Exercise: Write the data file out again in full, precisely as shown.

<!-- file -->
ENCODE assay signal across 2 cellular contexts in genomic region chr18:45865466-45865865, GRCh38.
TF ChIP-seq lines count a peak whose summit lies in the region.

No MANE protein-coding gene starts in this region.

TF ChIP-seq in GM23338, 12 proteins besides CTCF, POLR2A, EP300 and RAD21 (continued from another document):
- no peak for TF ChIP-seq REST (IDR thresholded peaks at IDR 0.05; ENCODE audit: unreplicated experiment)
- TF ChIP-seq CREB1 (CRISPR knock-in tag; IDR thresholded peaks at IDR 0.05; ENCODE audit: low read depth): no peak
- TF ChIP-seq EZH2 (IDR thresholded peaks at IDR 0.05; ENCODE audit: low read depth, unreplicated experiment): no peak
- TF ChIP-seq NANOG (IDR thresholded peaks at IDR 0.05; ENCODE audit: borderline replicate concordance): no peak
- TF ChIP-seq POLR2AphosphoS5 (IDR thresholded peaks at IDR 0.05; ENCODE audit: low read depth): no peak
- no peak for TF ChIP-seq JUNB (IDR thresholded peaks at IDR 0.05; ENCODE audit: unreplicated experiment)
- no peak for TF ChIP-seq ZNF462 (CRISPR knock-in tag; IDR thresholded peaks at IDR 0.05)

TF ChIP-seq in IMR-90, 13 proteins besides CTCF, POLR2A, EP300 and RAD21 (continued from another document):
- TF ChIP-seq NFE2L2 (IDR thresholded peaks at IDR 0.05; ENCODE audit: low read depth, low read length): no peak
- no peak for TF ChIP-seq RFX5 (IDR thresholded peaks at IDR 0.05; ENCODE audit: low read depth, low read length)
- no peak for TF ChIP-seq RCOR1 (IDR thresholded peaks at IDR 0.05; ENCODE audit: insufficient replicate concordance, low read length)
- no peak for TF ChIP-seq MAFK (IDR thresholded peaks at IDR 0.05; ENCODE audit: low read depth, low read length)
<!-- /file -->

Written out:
ENCODE assay signal across 2 cellular contexts in genomic region chr18:45865466-45865865, GRCh38.
TF ChIP-seq lines count a peak whose summit lies in the region.

No MANE protein-coding gene starts in this region.

TF ChIP-seq in GM23338, 12 proteins besides CTCF, POLR2A, EP300 and RAD21 (continued from another document):
- no peak for TF ChIP-seq REST (IDR thresholded peaks at IDR 0.05; ENCODE audit: unreplicated experiment)
- TF ChIP-seq CREB1 (CRISPR knock-in tag; IDR thresholded peaks at IDR 0.05; ENCODE audit: low read depth): no peak
- TF ChIP-seq EZH2 (IDR thresholded peaks at IDR 0.05; ENCODE audit: low read depth, unreplicated experiment): no peak
- TF ChIP-seq NANOG (IDR thresholded peaks at IDR 0.05; ENCODE audit: borderline replicate concordance): no peak
- TF ChIP-seq POLR2AphosphoS5 (IDR thresholded peaks at IDR 0.05; ENCODE audit: low read depth): no peak
- no peak for TF ChIP-seq JUNB (IDR thresholded peaks at IDR 0.05; ENCODE audit: unreplicated experiment)
- no peak for TF ChIP-seq ZNF462 (CRISPR knock-in tag; IDR thresholded peaks at IDR 0.05)

TF ChIP-seq in IMR-90, 13 proteins besides CTCF, POLR2A, EP300 and RAD21 (continued from another document):
- TF ChIP-seq NFE2L2 (IDR thresholded peaks at IDR 0.05; ENCODE audit: low read depth, low read length): no peak
- no peak for TF ChIP-seq RFX5 (IDR thresholded peaks at IDR 0.05; ENCODE audit: low read depth, low read length)
- no peak for TF ChIP-seq RCOR1 (IDR thresholded peaks at IDR 0.05; ENCODE audit: insufficient replicate concordance, low read length)
- no peak for TF ChIP-seq MAFK (IDR thresholded peaks at IDR 0.05; ENCODE audit: low read depth, low read length)